Nursery children have donned their superhero capes and masks to share an important message for parents and carers across the region – that there’s still time to have your child vaccinated against the flu.
The miniature superheroes have appeared in a new film to remind parents and carers to #DoYourBit and that it’s never been more important for children to get a flu vaccination.
Last year, more than four million children received the flu vaccine in England and this year the NHS aims to vaccinate more than five million.
Helen Talbot mum to superheroes Kieran, three, and Rowan, five, added: “Our whole family get the flu vaccine every year. For the kids it’s a very quick and simple small squirt up their nose – that’s it! But it protects them from a deadly virus and just as importantly it protects other people in our community who are frail or vulnerable from catching it – like grandparents or elderly neighbours.
“This year it feels especially important to get the vaccine and we were at the front of the queue to get it! I can only imagine how difficult it would be for anyone to fight off the flu in a normal year, but there is a real chance that people might have to fight off COVID and the flu in a very short time period. I can’t even imagine having my kids go through that, so I’m doing my best to protect them as much as possible.”
Children who are eligible for a free flu vaccine include those:
- aged two or three, on August 31 2020
- primary school children, reception to year six, and all year seven children in secondary school.
- children aged two to 17 with long-term health conditions
Lead for the North East and North Cumbria Flu Board and County Durham GP, Dr Neil O’Brien, said: “Flu can be extremely serious and the vaccination not only protects your child but it stops them from passing the virus on to other family members, including elderly grandparents, who may be more vulnerable to the effects of the disease.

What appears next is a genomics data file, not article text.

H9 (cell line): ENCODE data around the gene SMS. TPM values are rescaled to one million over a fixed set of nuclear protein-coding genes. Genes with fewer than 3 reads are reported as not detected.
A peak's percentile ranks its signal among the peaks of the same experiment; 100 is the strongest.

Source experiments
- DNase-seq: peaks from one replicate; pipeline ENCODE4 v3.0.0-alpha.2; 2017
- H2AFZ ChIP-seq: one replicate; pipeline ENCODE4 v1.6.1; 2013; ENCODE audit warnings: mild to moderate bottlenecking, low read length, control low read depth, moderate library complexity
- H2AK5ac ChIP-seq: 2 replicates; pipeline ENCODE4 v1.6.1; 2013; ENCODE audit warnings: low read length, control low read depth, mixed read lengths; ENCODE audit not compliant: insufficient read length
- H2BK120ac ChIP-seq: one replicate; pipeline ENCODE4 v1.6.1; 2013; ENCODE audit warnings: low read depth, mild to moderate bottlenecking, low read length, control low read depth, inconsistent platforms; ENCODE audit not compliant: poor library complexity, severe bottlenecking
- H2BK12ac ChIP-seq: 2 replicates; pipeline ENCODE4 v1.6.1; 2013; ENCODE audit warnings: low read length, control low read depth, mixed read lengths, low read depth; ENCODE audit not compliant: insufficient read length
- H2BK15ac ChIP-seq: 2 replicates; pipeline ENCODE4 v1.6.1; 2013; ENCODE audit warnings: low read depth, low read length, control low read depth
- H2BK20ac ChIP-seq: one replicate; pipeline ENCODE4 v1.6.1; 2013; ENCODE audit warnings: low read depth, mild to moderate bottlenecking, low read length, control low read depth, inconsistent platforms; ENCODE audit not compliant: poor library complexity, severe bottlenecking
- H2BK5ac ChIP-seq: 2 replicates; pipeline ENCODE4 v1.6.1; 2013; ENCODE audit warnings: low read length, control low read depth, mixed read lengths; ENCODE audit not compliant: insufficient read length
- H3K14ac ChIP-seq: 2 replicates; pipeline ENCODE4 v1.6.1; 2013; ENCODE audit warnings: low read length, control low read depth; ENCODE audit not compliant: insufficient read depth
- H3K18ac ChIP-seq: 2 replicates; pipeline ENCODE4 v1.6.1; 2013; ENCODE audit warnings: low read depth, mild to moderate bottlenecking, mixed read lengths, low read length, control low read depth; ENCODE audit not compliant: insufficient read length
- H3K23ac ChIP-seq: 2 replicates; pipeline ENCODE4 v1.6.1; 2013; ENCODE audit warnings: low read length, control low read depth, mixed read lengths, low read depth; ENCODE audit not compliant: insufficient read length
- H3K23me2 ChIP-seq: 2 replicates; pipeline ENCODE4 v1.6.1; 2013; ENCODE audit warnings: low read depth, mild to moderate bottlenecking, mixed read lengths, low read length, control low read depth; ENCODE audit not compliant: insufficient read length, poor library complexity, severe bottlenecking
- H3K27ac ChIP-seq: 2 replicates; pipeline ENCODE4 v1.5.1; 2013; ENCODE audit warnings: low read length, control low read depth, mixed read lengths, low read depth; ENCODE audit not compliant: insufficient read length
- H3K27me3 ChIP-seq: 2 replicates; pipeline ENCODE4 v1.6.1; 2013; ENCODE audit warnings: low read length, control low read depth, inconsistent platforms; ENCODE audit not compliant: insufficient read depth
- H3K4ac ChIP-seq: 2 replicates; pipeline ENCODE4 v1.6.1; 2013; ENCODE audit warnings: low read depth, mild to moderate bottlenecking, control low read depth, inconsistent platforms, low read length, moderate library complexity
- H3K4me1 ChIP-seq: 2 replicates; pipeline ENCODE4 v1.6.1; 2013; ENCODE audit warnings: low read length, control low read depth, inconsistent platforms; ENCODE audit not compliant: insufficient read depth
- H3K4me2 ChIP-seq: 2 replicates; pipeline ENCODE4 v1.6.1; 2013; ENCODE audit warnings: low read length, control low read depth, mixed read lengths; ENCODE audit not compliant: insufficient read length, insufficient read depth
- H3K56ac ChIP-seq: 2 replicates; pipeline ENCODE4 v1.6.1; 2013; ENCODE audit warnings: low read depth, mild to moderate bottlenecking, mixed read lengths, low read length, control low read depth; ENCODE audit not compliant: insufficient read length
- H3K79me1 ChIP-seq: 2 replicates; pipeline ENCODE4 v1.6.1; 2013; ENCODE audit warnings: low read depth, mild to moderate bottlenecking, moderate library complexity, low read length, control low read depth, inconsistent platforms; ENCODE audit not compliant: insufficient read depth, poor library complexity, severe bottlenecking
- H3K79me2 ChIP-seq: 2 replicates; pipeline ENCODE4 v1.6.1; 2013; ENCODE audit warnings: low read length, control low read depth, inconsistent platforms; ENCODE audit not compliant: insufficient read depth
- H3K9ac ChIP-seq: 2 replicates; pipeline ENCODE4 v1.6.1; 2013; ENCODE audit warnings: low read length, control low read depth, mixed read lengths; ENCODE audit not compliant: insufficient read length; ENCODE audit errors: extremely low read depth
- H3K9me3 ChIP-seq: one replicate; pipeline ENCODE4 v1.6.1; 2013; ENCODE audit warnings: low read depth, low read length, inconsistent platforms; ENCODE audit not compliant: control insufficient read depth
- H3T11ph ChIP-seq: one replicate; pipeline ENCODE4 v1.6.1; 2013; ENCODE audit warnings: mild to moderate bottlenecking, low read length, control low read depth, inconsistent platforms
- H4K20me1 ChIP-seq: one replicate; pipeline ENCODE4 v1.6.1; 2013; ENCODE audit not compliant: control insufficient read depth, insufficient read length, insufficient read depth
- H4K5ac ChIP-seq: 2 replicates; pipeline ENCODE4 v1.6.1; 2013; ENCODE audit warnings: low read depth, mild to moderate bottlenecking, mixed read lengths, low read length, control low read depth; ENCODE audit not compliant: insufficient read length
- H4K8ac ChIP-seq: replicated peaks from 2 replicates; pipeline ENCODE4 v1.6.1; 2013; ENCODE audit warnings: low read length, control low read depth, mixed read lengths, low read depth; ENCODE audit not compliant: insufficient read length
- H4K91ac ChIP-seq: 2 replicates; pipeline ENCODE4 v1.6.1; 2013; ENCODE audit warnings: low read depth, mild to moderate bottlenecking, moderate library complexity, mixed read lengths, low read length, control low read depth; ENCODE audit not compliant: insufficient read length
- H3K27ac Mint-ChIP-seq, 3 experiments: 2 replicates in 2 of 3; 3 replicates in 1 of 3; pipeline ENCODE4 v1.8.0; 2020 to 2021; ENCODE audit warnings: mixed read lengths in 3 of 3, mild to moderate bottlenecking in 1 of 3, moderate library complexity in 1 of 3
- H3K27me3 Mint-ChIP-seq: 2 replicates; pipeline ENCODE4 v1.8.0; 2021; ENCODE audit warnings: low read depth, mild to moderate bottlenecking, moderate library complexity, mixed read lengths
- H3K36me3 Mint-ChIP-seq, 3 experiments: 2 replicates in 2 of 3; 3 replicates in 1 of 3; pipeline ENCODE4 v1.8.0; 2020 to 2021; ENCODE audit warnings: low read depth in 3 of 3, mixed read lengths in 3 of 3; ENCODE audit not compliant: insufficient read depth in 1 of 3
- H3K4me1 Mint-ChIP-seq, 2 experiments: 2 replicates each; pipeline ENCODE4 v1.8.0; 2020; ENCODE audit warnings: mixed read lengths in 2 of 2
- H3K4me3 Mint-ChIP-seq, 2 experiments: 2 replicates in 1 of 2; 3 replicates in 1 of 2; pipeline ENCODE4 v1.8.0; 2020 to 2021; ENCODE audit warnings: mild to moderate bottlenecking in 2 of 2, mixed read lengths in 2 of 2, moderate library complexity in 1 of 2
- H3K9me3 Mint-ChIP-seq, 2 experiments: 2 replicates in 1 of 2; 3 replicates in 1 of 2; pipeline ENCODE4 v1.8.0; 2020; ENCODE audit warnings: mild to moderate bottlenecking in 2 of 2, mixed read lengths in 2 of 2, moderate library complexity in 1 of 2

‘So we are reminding parents and carers that there is still time to #DoYourBit and get your child vaccinated against flu. Uptake of the flu vaccination this year has generally been higher than in previous years but we would still like to see more children vaccinated, especially those aged 2-3, where uptake is lower.
“Getting the flu vaccine now will also help to free up our teams to focus on the COVID vaccine when it is really to be rolled out to the public.
“I would like to reassure parents and carers that’s it safe to have the vaccine and there are infection control procedures in place to prevent the spread of COVID-19 if you are attending a GP surgery or other healthcare setting.
Dr O’Brien added: “The children’s vaccine is given as a nasal spray, which is quick and painless and is the best possible protection you can give your child against flu.
“The increase in eligible children this year will hopefully put us in the best possible position to protect as many people as possible this winter, when with flu and COVID-19 circulating at the same time.
“It is really important for all of us, young and old, to continue to do our bit to look after each other. Having a flu vaccination, washing our hands, covering our faces in public and socially distancing can help to protect us all.”